U.S. application Ser. No. 11/095,378 (Attorney Docket 20040446-US-NP), filed Mar. 31, 2005, entitled “IMAGE ON PAPER REGISTRATION ALIGNMENT,” by Steven R. Moore, et al.;

U.S. application Ser. No. 11/094,998 (Attorney Docket 20031520-US-NP), filed Mar. 31, 2005, entitled “PARALLEL PRINTING ARCHITECTURE WITH PARALLEL HORIZONTAL PRINTING MODULES,” by Steven R. Moore, et al.;

U.S. application Ser. No. 11/102,899 (Attorney Docket 20041209-US-NP), filed Apr. 8, 2005, entitled “SYNCHRONIZATION IN A DISTRIBUTED SYSTEM,” by Lara S. Crawford, et al.;

U.S. application Ser. No. 11/102,910 (Attorney Docket 20041210-US-NP), filed Apr. 8, 2005, entitled “COORDINATION IN A DISTRIBUTED SYSTEM,” by Lara S. Crawford, et al.;

U.S. application Ser. No. 11/102,355 (Attorney Docket 20041213-US-NP), filed Apr. 8, 2005, entitled “COMMUNICATION IN A DISTRIBUTED SYSTEM,” by Markus P. J. Fromherz, et al.;

U.S. application Ser. No. 11/102,332 (Attorney Docket 20041214-US-NP), filed Apr. 8, 2005, entitled “ON-THE-FLY STATE SYNCHRONIZATION IN A DISTRIBUTED SYSTEM,” by Haitham A. Hindi;

U.S. application Ser. No. 11/109,558 (Attorney Docket 19971059-US-NP), filed Apr. 19, 2005, entitled “SYSTEMS AND METHODS FOR REDUCING IMAGE REGISTRATION ERRORS,” by Michael R. Furst et al.;

U.S. application Ser. No. 11/109,566 (Attorney Docket 20032019-US-NP), filed Apr. 19, 2005, entitled “MEDIA TRANSPORT SYSTEM,” by Mandel et al.;

U.S. application Ser. No. 11/109,996 (Attorney Docket 20040704-US-NP), filed Apr. 20, 2005, entitled “PRINTING SYSTEMS,” by Michael C. Mongeon et al.;

U.S. application Ser. No. 11/115,766 (Attorney Docket 20040656-US-NP, Filed Apr. 27, 2005, entitled “IMAGE QUALITY ADJUSTMENT METHOD AND SYSTEM,” by Robert E. Grace;

U.S. application Ser. No. 11/122,420 (Attorney Docket 20041149-US-NP), filed May 5, 2005, entitled “PRINTING SYSTEM AND SCHEDULING METHOD,” by Austin L. Richards;

U.S. application Ser. No. 11/136,821 (Attorney Docket 20041238-US-NP), filed May 25, 2005, entitled “AUTOMATED PROMOTION OF MONOCHROME JOBS FOR HLC PRODUCTION PRINTERS,” by David C. Robinson;

U.S. application Ser. No. 11/136,959 (Attorney Docket 20040649-US-NP), filed May 25, 2005, entitled “PRINTING SYSTEMS”, by Kristine A. German et al.;

U.S. application Ser. No. 11/137,634 (Attorney Docket 20050281-US-NP), filed May 25, 2005, entitled “PRINTING SYSTEM”, by Robert M. Lofthus et al.;

U.S. application Ser. No. 11/137,251 (Attorney Docket 20050382-US-NP), filed May 25, 2005, entitled “SCHEDULING SYSTEM”, by Robert M. Lofthus et al.;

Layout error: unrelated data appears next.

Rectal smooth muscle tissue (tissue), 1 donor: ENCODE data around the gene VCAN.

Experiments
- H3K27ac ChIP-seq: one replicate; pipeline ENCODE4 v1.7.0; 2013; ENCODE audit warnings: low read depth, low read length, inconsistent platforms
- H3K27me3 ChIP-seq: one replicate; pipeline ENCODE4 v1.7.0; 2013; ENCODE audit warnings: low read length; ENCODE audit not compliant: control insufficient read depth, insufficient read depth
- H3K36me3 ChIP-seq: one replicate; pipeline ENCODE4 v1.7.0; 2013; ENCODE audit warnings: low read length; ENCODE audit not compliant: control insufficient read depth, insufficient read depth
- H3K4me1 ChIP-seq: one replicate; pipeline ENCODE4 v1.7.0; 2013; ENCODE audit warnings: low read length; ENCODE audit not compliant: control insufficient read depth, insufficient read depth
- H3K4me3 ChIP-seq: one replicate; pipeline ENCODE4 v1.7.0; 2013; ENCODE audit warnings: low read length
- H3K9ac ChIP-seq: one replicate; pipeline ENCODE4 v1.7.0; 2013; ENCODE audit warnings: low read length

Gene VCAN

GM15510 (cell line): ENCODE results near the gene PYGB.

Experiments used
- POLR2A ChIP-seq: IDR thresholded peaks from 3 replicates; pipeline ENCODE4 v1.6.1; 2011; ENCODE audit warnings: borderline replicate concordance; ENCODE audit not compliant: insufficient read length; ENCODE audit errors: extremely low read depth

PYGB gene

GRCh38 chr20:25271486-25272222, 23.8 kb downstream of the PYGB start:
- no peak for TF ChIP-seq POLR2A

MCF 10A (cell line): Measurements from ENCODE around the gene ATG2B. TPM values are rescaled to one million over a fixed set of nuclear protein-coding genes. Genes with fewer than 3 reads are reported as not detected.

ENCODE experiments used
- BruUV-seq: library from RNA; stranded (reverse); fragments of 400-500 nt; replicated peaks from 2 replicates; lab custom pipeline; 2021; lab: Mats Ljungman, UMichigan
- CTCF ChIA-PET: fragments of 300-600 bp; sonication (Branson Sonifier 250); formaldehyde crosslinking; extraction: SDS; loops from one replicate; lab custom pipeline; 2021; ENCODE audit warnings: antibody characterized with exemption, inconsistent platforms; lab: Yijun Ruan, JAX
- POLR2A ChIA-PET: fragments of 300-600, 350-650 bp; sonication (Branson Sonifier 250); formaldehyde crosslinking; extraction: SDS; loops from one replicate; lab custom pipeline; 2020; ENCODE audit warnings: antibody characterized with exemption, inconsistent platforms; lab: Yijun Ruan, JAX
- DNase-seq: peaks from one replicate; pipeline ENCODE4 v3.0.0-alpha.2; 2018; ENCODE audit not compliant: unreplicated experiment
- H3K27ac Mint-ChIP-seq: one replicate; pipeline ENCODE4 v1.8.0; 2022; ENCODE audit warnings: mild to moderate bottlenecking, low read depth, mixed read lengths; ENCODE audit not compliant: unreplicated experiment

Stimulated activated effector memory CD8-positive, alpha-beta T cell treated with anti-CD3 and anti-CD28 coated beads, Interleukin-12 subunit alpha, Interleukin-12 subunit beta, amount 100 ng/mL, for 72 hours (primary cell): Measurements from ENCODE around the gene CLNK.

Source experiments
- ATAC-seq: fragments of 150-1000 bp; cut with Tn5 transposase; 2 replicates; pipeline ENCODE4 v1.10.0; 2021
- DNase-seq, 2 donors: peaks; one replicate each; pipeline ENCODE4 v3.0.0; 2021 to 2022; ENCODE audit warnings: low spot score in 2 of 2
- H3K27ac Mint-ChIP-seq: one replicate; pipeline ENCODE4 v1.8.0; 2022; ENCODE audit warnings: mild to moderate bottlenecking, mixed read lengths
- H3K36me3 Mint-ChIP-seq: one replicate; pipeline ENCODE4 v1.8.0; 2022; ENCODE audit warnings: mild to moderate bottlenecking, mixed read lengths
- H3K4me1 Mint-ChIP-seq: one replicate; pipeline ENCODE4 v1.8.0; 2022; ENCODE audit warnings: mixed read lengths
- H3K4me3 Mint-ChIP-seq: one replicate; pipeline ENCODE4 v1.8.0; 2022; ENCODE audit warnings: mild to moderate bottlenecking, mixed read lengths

U.S. C-I-P application Ser. No. 11/137,273 (Attorney Docket A3546-US-CIP), filed May 25, 2005, entitled “PRINTING SYSTEM”, by David G. Anderson et al.;

U.S. application Ser. No. 11/______ (Attorney Docket 200400621-US-NP), filed Jun. 2, 2005, entitled “INTER-SEPARATION DECORRELATOR”, by Edul N. Dalal et al.;

U.S. application Ser. No. 11/______ (Attorney Docket 20041296-US-NP), filed Jun. 7, 2005, entitled “LOW COST ADJUSTMENT METHOD FOR PRINTING SYSTEMS”, by Michael C. Mongeon;

U.S. application Ser. No. 11/______ (Attorney Docket 20040506-US-NP), filed Jun. 14, 2005, entitled “WARM-UP OF MULTIPLE INTEGRATED MARKING ENGINES”, by Bryan J. Roof et al.;

U.S. application Ser. No. 11/______ (Attorney Docket 20040573-US-NP), filed Jun. 20, 2005, entitled “PRINTING PLATFORM”, by Joseph A. Swift;

U.S. application Ser. No. 11/______ (Attorney Docket 0041435-US-NP), filed Jun. 21, 2005, entitled “METHOD OF ORDERING JOB QUEUE OF MARKING SYSTEMS”, by Neil A. Frankel.

INCORPORATION BY REFERENCE

U.S. Pat. No. 5,941,518, issued to Sokac et al., the entire disclosure of which is incorporated by reference, provides a sheet feeder system.

U.S. Pat. No. 5,435,540, issued to Martin et al., the entire disclosure of which is incorporated by reference, provides a sheet feeder system.

U.S. Pat. No. 5,941,518, issued to Evangelista et al., the entire disclosure of which is incorporated by reference, provides a sheet feeder system.

BRIEF DESCRIPTION

According to one exemplary embodiment, a printing system sheet feeder apparatus is provided. The printing system feeder comprising a sheet stack including two or more sheets of media stacked in a vertical position and a front nudger roll positioned near the leading edge of the top sheet, the front nudger roll capable of advancing the top sheet. In addition, the printing system sheet feeder apparatus includes a separation nip aligned with the front nudger roll and capable of receiving the top sheet advanced by the front nudger roll and advancing the top sheet in a direction away from the front nudger. A rear nudger roll is positioned near the trailing edge of the top sheet and is capable of advancing the sheet directly below the top sheet while the top sheet is being advanced by the front nudger roll and/or separation nip.

According to another exemplary embodiment, a printing system sheet feeder apparatus is provided wherein the rear nudger roll axis of rotation is located a distance X1 from the trailing edge of the sheet stack, and the separation nip axis of rotation is located a distance X2 from the leading edge of the sheet stack. The front nudger roll engages and advances the top sheet in a direction towards the separation nip and the distance X1 is less than X2.

According to another aspect of this disclosure, a method of feeding sheets to a printing system is provided. The method comprising starting a sheet feed cycle; applying a tangential force near the leading edge of a top sheet of a sheet stack; driving the top sheet into a separation nip; removing the said force near the leading edge of the top sheet after the top sheet leading edge passes through the separation nip; driving the top sheet with the separation nip to a take-away nip, while simultaneously applying a tangential force near the trailing edge of a next sheet directly below the top sheet; and removing the tangential force from the next sheet after driving the next sheet a predetermined distance towards the separation nip.